I'll never buy another LG Bluetooth Wireless Stereo Headset, and here's why.

This looked like a wonderful product, pretty slick and pretty sleek, even if it was also pretty pricey. I bought the LG Tone Active+ Bluetooth Wireless Stereo Headset for about $180. For a while, I was pretty enamored with the thing. I loved the way I could set it to play through the retractable earbuds or out loud within my own earshot (without being overheard easily by others). 

Mostly, the product was a plus, even if the neckband pounded the heck out of my collarbone when I ran.

Until it broke without warning.

I wasn’t even using it when that happened. I simply reached into my cushy padded gym bag, while standing on the elliptical machine at the gym (ready to run), and found that it had snapped apart on one side. (See photos.)

This reviewer purchased the entry for the event described here, and the reviewer has no prior or existing relationship (either familial or professional) with the event organizer/promoter.

I took the LG Tone Active+ Bluetooth Wireless Stereo Headset home and searched online for the company’s website. (OK, I had to snap some photos of the small print on the unit, simply so I could enlarge those sections for readability. Talk about tiny writing!)

The LG.com website offered virtually no way to contact the company easily. I tried the email feature, which basically brought up an address-less form. I completed the form and clicked, but it refused to send. I tried the Live Chat feature, which went nowhere as well. Actually, that step took me back to product marketing pages, not to any sort of support feature.

Finally, I took down the LG toll-free number and dialed.

After spending several minutes on hold, a technical service representative answered and identified herself as Julie. She took down my name and address and the product information. Then she instructed me that she would send me an email with a customer case number and a proof of purchase upload portal, so I could send a copy of my receipt for the LG Tone Active+ Bluetooth Wireless Stereo Headset.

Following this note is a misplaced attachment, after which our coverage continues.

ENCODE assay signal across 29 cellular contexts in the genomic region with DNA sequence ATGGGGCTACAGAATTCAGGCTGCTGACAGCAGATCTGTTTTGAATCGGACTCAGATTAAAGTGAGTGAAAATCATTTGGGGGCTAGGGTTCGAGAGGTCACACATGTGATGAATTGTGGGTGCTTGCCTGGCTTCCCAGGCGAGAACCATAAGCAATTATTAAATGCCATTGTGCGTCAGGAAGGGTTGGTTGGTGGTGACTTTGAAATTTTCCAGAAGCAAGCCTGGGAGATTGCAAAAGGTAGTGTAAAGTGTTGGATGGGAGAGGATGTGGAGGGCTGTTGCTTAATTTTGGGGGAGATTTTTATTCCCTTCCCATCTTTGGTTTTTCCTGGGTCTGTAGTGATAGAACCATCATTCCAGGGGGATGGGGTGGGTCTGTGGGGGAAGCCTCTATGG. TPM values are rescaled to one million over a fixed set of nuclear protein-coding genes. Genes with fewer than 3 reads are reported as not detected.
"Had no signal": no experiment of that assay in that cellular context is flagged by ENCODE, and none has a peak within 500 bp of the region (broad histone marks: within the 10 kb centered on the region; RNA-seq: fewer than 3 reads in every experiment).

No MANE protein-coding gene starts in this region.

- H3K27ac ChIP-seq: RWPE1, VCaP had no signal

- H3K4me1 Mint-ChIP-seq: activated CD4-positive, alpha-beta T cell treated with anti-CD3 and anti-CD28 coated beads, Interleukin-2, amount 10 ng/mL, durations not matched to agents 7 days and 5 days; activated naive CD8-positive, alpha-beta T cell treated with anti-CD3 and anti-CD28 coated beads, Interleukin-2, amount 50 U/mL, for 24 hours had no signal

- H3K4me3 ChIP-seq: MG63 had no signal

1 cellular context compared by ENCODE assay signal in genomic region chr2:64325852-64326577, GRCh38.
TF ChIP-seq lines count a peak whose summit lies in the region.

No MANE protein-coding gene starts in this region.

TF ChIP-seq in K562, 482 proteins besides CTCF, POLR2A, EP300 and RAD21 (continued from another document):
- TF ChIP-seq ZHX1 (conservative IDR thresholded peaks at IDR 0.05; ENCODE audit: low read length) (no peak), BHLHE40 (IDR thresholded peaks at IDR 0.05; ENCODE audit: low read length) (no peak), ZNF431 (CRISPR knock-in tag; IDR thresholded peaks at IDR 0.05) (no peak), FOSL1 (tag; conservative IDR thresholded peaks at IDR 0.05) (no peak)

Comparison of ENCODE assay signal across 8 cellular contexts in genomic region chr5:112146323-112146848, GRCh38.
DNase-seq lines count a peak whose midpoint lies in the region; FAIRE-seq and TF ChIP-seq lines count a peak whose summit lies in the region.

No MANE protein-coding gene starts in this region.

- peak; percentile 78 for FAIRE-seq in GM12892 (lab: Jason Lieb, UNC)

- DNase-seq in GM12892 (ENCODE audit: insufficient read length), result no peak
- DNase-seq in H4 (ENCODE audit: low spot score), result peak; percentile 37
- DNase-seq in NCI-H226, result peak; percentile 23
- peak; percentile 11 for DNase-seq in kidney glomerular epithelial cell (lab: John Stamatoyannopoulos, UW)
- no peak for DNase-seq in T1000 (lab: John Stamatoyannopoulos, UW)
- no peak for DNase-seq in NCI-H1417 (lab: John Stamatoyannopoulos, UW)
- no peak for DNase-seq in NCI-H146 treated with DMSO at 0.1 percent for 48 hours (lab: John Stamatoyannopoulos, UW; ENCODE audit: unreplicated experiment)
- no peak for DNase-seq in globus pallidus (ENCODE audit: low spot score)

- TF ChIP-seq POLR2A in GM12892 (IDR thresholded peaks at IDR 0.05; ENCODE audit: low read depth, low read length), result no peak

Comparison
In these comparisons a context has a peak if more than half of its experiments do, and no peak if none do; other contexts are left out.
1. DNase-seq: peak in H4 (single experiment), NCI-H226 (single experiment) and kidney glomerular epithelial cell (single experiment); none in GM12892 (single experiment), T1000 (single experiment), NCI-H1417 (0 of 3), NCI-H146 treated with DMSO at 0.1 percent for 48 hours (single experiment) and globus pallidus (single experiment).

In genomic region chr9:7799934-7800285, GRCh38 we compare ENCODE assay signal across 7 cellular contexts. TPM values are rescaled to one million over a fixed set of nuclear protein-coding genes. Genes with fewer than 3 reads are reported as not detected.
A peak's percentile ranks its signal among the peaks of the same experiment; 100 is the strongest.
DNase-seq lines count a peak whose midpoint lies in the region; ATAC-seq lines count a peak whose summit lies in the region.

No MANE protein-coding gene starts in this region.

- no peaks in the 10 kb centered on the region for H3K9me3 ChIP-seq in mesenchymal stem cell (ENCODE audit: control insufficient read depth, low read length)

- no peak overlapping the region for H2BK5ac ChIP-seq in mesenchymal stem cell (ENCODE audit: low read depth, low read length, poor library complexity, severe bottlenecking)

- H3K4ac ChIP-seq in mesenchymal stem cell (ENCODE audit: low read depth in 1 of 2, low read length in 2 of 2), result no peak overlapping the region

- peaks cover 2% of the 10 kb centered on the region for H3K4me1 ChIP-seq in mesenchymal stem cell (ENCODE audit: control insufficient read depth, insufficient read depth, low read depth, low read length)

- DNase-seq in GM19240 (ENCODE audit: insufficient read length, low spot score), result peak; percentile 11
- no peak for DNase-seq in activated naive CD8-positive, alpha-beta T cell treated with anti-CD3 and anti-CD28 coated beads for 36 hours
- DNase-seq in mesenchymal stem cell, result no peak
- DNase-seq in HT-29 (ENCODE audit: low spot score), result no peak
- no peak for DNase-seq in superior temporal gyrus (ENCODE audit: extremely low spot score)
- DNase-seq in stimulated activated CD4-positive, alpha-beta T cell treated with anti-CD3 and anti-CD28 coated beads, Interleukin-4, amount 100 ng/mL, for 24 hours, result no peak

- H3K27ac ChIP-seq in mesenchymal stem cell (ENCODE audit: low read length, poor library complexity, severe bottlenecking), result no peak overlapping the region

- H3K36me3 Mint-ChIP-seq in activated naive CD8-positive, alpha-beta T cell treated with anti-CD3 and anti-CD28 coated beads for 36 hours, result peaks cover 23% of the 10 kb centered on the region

Julie (if that’s even her name) assured me that, if my receipt indicated the product was purchased within the past 12 months, my request would be considered for a warranty replacement.

I hunted through my files and found the receipt. I snapped the image and uploaded it to my computer. I signed onto email and found the “Dear Valued Customer” message (which was labeled as "No Reply") with the proof of purchase upload portal/link. I filled in the requested information and uploaded the receipt and a selection of photos of the broken headset. I hit the UPLOAD button.

And nothing happened.

After several tries, I telephoned LG again. I went through the automated telephone system’s steps again. I waited on hold again.

Finally, a technical service rep answered, identifying himself as Ron. I brought him up to date on the situation and all the steps I had taken, including the telephone time with his colleague Julie.

I told Ron that I had been unable to upload my inquiry and my receipt/photos through the LG website’s email or the proof of purchase portal. I mentioned that I had tried unsuccessfully to access the LG Live Chat feature, either.

Ron asked what was wrong with my LG Tone Active+ Bluetooth Wireless Stereo Headset. I began to explain about the piece that was broken. 

And then the truth came out.

Ron cut me off, interjecting that the company warranty does not cover product damage – only product malfunction. He said there was no way LG would replace or repair my broken LG Tone Active+ Bluetooth Wireless Stereo Headset.

I asked Ron why his coworker Julie would have taken me through a somewhat detailed process and sent me on what proved to be a time-consuming hunt for the LG Tone Active+ Bluetooth Wireless Stereo Headset receipt, if the company was not going to help me anyway.

He had no answer, except that he sort of apologized. And I get that it’s not his fault. It’s his company’s non-customer-friendly/bad-business policy.

“So your company refuses to stand behind the product,” I asked (after I happened to mention that I was a journalist with a running-focused website and that I would most certainly be publishing a product review on the subject).

“That’s right,” he said.

By the way they’re still selling the LG Tone Active+ Bluetooth Wireless Stereo Headset on Amazon, although that vendor offers it for about $100 now, probably because of the speed at which this sort of technology turns over. The LG website still lists it for $179.99. It seems you can even pick up a refurbished unit for about $60. But I won’t be doing that.

In fact, I’m likely to steer clear of LG products altogether.
Photo/s by Runderdog: Runleashed and Runstoppable
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